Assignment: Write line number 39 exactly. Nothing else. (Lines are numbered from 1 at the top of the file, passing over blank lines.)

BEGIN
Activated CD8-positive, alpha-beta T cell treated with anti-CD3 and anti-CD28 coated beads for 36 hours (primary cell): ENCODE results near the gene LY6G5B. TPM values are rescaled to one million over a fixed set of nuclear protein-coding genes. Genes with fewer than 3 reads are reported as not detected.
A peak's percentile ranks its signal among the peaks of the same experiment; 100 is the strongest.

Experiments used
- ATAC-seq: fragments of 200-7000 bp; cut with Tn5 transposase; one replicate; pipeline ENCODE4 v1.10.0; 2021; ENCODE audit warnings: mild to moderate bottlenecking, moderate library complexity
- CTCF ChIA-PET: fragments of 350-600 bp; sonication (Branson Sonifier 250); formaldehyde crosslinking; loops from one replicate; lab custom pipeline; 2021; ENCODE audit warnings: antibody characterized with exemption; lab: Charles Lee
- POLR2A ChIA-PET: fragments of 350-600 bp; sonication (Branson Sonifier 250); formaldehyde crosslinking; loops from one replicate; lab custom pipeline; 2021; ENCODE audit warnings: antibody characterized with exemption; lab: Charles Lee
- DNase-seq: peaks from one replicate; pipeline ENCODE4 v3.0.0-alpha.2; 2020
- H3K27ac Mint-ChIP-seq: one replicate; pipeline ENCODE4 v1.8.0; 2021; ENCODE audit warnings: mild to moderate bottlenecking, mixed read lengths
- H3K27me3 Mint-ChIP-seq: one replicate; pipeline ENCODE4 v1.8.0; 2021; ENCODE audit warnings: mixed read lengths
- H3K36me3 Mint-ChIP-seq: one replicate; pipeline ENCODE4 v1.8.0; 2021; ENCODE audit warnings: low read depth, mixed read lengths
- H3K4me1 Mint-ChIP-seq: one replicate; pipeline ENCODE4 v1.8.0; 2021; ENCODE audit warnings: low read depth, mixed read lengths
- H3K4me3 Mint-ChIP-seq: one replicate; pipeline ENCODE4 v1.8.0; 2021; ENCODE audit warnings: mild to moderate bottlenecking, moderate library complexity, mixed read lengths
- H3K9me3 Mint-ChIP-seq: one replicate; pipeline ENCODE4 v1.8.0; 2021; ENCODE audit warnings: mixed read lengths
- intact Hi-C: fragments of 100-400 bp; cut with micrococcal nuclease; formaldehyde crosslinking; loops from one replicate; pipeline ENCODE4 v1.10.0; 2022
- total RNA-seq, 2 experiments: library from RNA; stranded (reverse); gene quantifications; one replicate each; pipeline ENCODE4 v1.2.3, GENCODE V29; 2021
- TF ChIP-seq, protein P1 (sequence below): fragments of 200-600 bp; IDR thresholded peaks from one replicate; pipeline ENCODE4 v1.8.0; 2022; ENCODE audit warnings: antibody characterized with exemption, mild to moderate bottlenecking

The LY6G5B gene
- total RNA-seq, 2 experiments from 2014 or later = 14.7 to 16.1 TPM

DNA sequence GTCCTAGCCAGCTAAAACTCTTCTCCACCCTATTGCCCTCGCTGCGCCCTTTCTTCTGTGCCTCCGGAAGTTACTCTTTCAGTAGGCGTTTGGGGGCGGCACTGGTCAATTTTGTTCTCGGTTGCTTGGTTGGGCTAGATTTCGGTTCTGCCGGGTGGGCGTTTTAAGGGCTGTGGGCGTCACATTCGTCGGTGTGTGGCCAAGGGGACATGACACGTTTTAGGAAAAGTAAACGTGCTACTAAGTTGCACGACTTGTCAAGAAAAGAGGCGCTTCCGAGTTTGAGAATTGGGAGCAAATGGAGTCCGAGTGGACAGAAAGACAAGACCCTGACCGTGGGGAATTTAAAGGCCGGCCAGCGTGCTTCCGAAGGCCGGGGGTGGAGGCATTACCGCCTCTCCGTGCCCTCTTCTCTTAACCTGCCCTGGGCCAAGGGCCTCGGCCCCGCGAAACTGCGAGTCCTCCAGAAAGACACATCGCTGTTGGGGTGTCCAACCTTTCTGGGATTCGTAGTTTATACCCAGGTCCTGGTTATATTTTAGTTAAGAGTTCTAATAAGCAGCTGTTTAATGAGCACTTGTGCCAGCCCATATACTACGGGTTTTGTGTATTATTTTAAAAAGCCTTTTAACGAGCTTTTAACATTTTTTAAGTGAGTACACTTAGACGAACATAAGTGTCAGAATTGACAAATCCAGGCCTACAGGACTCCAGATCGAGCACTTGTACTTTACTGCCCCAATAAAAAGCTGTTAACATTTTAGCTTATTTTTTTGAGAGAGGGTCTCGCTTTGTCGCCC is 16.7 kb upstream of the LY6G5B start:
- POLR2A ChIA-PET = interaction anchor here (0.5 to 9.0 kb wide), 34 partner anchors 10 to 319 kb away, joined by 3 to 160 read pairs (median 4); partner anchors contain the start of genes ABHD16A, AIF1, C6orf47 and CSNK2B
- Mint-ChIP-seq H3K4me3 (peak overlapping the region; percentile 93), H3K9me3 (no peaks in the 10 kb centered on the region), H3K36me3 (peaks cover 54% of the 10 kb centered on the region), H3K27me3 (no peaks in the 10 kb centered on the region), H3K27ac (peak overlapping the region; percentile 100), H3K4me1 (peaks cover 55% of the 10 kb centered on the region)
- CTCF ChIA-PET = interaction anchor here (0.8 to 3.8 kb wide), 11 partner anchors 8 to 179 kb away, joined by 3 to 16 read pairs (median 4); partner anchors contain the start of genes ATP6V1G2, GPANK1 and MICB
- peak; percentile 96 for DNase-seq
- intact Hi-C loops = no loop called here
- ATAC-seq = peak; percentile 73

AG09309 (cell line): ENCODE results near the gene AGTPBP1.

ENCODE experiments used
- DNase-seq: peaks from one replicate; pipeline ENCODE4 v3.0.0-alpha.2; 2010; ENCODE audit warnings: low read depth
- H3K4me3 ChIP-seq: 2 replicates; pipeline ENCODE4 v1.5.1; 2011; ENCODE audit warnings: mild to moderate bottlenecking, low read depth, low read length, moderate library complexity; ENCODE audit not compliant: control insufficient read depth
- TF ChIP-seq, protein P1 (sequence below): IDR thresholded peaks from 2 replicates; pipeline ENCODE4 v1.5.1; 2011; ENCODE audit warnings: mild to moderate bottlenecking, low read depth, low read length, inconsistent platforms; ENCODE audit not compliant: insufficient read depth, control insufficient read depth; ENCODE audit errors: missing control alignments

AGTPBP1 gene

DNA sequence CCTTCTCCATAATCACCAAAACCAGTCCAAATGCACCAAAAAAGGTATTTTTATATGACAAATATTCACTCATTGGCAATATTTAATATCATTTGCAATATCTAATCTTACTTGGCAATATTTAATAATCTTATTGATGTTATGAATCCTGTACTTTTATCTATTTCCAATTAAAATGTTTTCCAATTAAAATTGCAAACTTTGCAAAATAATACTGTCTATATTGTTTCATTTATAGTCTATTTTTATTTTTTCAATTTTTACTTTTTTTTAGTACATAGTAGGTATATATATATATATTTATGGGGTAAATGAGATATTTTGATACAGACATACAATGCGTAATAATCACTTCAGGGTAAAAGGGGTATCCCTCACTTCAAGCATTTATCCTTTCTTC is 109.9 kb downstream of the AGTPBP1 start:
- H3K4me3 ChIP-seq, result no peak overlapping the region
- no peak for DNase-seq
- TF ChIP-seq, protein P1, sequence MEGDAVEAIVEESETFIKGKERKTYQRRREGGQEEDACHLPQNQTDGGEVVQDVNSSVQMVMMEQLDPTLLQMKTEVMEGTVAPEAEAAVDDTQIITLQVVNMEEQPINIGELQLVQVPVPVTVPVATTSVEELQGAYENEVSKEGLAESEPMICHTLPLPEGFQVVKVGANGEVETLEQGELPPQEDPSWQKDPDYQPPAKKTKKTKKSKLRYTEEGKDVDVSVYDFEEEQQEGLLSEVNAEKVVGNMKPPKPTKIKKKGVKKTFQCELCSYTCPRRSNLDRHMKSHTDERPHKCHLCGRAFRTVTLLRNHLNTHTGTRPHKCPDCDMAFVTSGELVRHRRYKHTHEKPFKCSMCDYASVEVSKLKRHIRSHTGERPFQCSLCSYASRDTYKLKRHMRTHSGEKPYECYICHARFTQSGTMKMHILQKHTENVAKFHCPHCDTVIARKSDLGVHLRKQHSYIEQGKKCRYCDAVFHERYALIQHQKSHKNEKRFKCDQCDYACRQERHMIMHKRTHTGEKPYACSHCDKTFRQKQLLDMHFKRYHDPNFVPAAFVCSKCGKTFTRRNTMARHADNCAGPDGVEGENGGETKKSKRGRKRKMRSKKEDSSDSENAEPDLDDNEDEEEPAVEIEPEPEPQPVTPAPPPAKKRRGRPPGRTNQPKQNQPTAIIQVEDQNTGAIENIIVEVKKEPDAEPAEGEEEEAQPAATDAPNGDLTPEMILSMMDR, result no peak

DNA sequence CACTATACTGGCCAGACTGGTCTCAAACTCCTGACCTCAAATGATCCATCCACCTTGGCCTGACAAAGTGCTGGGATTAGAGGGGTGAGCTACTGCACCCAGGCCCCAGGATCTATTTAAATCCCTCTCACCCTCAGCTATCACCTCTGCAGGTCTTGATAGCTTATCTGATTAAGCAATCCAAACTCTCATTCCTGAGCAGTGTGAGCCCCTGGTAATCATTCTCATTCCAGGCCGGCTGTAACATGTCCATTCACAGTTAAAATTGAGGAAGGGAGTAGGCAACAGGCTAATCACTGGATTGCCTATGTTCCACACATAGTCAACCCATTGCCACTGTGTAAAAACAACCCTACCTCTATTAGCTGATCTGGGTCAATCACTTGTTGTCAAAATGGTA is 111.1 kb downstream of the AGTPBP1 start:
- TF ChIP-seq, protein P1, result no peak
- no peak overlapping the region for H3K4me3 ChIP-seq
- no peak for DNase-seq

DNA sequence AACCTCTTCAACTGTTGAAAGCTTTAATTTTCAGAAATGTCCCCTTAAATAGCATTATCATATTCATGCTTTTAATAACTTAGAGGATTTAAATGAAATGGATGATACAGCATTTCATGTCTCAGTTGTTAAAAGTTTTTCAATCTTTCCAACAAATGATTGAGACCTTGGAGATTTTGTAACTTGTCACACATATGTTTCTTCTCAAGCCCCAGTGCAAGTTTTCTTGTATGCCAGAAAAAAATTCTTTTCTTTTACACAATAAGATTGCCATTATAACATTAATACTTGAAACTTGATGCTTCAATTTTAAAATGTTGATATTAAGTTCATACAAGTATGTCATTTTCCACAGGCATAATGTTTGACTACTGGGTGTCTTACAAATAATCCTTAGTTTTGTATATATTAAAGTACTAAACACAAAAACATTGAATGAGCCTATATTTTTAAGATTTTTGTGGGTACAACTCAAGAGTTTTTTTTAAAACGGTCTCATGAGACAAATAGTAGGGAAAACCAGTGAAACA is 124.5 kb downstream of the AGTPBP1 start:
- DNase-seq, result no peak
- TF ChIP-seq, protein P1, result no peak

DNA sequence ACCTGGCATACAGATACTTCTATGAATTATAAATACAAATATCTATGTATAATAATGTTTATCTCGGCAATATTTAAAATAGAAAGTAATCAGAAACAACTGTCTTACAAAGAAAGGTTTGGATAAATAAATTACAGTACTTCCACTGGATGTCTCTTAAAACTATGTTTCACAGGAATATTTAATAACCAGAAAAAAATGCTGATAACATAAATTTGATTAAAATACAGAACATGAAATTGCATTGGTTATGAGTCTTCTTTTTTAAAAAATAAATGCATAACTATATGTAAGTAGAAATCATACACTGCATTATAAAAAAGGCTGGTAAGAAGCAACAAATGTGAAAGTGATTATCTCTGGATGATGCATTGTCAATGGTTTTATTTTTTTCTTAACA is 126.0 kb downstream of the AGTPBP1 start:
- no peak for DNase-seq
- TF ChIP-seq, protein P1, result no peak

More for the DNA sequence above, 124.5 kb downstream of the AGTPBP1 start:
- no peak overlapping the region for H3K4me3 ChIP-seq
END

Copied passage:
- no peak for DNase-seq